To the average non technical person, understanding how deep cycle batteries store energy is mostly a mystery and you just accept that they “do”. Much of the information on the subject can be quite intimidating and complex requiring the reader to have an understanding of chemistry and electricity. What follows here, is my humble attempt to provide a simple, yet accurate understanding of how lead acid deep cycle batteries operate. These are by far, the most common storage batteries used in off grid power systems.
Batteries and Cells
Typically a battery is made up of several cells wired together so that the voltage of each cell is added to the others. Normal lead acid battery construction provides 3 or 6 cells in a battery that provides 6V or 12V respectively. OK, that’s how the cells are arranged, what makes one of these 2V cells store electricity?
Each cell is made up of 3 general components. They are the lead plates, a porous separator between the plates, and the liquid electrolyte that fills the cell. The normal voltage for the cell is determined by the materials selected for plates and electrolyte. For the lead acid cell construction this is about 2.15V for each charged cell.
The lead plates have have a surface area and a lead thickness deposited on the plates. Lead is the active component that is normally deposited on the surface of and inert plate.
The greater the over all surface area created by the plates within a cell, the greater the discharge current possible from the cell. The surface area can be increased with a more porous or rough surfaced lead, or by paralleling more plates together in the cell.
The thickness of the lead on the plates helps determine how long the cell can deliver a steady current. That’s why we like thicker lead on the plates for deep cycle batteries. Thin lead, and high surface area are normal for car batteries that are not discharged deeply but need high current for a short time (starting).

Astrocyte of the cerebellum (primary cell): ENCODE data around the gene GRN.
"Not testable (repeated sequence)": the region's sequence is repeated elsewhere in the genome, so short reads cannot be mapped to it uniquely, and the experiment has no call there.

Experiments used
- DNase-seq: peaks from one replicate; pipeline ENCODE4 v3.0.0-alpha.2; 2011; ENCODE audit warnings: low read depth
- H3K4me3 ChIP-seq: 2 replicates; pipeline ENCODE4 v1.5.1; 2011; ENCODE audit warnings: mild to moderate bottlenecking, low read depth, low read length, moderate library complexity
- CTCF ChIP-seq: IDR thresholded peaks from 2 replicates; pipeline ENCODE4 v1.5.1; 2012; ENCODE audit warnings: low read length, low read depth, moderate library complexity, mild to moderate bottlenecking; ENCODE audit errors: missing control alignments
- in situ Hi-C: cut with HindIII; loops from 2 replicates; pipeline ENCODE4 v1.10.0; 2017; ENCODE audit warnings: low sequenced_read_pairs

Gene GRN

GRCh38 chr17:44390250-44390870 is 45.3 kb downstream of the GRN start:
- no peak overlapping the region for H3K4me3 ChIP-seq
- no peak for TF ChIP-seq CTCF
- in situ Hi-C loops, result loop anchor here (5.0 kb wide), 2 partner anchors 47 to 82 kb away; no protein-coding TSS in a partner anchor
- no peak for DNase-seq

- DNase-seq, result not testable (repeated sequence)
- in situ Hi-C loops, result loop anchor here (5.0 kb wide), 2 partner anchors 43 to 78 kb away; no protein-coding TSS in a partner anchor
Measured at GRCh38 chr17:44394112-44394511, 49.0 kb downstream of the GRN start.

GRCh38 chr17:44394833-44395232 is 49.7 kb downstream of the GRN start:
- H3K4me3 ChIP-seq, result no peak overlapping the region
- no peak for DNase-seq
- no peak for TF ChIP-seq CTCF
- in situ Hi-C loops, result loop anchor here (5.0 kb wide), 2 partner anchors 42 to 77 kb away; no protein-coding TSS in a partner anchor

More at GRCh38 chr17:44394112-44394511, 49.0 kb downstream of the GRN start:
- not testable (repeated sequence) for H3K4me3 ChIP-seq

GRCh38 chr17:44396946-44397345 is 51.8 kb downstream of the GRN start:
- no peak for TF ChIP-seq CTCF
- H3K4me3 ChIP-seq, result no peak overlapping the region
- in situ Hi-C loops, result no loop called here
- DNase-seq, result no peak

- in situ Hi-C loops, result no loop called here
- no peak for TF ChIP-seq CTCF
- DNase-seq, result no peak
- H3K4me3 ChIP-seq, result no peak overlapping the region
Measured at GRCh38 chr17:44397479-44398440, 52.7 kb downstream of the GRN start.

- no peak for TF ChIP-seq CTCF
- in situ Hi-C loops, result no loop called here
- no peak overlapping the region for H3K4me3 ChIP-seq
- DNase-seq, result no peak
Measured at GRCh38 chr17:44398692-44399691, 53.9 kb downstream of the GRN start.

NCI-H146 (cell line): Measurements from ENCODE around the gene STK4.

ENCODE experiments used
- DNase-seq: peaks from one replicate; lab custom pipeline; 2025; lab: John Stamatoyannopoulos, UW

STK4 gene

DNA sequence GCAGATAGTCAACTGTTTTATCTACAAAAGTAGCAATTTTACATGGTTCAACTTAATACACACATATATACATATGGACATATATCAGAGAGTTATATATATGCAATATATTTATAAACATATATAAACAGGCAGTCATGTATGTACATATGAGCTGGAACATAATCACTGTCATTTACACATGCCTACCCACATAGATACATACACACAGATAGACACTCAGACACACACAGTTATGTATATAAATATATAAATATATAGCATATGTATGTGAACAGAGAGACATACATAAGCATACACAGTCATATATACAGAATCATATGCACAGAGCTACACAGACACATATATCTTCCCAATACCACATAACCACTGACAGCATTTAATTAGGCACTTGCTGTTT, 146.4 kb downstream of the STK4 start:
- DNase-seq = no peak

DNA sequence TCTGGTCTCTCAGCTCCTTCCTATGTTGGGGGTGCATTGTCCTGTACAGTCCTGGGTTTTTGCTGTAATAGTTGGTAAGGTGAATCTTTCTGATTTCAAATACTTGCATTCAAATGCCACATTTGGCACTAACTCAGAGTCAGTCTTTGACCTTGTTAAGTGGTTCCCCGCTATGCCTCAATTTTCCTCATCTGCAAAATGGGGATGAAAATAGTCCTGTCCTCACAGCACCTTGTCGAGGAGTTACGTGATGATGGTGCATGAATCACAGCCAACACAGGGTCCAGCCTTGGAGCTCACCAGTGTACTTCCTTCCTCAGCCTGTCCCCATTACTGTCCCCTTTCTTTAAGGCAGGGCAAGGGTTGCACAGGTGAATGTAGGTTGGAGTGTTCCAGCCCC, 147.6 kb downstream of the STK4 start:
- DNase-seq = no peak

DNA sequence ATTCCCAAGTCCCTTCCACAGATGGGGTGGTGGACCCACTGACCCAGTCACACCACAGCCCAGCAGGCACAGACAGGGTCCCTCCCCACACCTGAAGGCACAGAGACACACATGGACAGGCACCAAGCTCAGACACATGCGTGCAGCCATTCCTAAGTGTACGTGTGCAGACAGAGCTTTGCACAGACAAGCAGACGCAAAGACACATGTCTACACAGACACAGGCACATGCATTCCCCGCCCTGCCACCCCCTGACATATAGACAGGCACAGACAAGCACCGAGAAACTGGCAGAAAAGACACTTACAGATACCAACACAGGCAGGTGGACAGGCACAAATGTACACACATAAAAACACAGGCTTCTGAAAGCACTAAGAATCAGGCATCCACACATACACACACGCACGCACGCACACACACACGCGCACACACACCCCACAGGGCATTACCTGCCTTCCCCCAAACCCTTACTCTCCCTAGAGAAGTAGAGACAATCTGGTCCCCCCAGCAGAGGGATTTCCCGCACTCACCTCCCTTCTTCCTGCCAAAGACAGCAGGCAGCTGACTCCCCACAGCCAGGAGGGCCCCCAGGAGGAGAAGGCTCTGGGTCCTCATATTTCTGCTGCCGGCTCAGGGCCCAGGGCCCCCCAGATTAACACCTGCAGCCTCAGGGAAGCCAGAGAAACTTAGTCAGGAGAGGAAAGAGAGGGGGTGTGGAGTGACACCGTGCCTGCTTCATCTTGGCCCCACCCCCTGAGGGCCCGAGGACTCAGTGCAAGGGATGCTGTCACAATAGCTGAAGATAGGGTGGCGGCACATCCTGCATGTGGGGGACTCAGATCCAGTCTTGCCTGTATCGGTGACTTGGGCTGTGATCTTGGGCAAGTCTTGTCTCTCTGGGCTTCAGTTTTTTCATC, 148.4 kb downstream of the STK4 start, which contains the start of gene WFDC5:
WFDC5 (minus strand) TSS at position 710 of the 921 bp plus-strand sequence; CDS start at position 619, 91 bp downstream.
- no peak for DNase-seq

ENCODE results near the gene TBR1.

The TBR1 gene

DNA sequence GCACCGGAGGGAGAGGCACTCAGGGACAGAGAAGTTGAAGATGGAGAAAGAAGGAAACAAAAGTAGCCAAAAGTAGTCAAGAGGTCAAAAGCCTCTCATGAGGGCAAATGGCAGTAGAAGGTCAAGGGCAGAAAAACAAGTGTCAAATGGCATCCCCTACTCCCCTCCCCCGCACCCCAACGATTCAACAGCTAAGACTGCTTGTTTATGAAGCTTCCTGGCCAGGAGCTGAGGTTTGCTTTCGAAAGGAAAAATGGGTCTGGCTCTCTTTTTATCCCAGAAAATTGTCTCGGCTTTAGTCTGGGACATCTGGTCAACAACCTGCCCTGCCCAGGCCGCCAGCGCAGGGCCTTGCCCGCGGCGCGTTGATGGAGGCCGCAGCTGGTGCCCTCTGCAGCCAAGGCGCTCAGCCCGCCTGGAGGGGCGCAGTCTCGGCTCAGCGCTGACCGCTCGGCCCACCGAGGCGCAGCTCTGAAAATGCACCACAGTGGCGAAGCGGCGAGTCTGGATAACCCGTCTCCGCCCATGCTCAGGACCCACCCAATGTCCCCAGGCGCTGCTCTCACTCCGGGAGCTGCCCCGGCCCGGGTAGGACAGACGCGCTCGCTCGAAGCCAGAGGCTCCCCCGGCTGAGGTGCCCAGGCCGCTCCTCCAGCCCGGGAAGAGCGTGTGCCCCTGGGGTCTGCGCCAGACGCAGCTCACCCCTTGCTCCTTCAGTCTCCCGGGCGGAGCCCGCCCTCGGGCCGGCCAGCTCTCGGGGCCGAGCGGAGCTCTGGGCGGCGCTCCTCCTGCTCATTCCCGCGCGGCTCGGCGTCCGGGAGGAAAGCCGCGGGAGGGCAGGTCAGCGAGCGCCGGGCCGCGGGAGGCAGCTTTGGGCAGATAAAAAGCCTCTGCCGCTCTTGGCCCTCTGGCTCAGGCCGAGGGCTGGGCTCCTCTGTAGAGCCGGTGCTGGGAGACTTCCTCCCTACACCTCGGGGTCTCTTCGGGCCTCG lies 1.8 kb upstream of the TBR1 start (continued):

The electrolyte in the lead acid battery is mostly diluted sulfuric acid. It is very dangerous and must be treated with extreme care.
The Chemical Reaction
So “how” does the lead acid battery store electricity? In layman’s terms, the battery has the strongest acid in the electrolyte when the battery is charged. The process of drawing current out of the battery, simply weakens the strength of the electrolyte acid, until the discharged battery electrolyte is mostly water! Charging up the battery again, reverses the chemical reaction and makes the strong acid electrolyte again in the charged battery
With this understanding, it is easy to see why keeping discharged batteries outside may lead to damage as they freeze and expand 10% like ice! Always keep unused batteries charged. Discharged batteries will freeze closer to -32F compared to charged ones that are good below 0F.
Well hopefully you’ve found this “idot’s guide” helpful in understanding a little better how these work horses of the off grid power system work. If you are interested in more details, there is a ton available from many Internet sources.
Did you find this helpful in your understanding? Do you have questions or clarifications to add? Tell us below in the comments!